"What the software industry needs is designer violence", runs one of the enigmatic scrolling messages on the bottom of the display of Street Hassle. Well, yes and no - it might need designer violence, but it would have to be a bit more designery than this mediocre comedy head-punching game.
Originally squirted out by Melbourne House in the days when martial arts games were just beginning to get into the "whatever gimmick can we come up with next" mode, Street Hassle (based on the song by crumbly Lou Reed? - probably not) isn't half as funny as it thinks it is. For a start, I can't quite see why the tattooed, heavily-muscled hero wears sunglasses, silver shorts and wrestling boots in his campaign to clean up the city. Secondly, I don't completely understand why flying old ladies, stone-throwing blind men, escaped gorillas, jack-in-the-boxes and big woofy dogs form the majority of the opposition, though the bomb-throwing revolutionaries I did appreciate. Lastly, I wish the irritatingly obscure scrolling messages - "Crime swallows like a microphone stand". "Think of it as evolution in action" - would just GO AWAY!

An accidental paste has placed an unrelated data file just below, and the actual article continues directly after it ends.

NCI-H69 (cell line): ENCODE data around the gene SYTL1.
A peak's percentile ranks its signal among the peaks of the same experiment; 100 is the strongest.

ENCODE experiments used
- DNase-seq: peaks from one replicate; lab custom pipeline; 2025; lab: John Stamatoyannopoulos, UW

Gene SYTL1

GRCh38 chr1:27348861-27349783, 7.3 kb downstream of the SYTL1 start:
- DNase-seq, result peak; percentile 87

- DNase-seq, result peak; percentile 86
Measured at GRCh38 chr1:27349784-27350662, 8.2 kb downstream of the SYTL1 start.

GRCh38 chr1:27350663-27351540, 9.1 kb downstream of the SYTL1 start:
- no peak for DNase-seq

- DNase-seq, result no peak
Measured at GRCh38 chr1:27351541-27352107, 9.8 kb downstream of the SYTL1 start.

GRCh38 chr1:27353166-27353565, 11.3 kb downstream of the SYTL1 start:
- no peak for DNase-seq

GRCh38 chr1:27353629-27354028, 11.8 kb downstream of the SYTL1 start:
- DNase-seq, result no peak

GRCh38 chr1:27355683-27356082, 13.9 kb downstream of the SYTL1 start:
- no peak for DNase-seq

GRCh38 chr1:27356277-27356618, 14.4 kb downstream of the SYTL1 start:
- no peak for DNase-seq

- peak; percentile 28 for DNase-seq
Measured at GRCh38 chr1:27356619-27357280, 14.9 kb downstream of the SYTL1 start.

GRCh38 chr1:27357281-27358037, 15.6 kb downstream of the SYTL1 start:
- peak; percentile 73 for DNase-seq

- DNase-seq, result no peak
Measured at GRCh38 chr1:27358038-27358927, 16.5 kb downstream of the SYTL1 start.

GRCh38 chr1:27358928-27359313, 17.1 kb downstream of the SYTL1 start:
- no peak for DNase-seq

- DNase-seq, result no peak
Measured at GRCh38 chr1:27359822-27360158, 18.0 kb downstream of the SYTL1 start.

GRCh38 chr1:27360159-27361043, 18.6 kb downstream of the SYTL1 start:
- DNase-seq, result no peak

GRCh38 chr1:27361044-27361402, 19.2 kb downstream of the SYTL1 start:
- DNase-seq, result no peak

The game does have its good points, including a wide repertoire of fighting moves such as the flying leap, head butt, strangle, aerodynamic spin and dog pat (DOG PAT!?) which change according to the level. You have to experiment to find out which move takes out which enemies; guess which one the Dog Pat deals with? Not much else changes though; the brick walls, park benches and alleyways in the backgrounds get pretty tedious as they scroll past at a snail's pace, though the actual animation of the characters, especially the muscle-bound hero, is OK.As you'd expect, at the top of the screen you get strength meters showing how close you and your current opponent are to defeat. Two headbutts or strangles are usually enough to see off a blind man, or old lady, while gorillas obviously need a bit more. You get points for each you bump off. and a bonus at the end of each level (after level five, subsequent levels have to be loaded from tape on the 48K version).
Hard to get really excited about, although it's amusing for about ten minutes.
Label: Mastertronic Author: Beam Software Price: £2.99 Memory: 48K/128K Joystick: various Reviewer: Chris Jenkins
Not hal as funny or action-packed as it thinks it is; one for curiousity collectors only.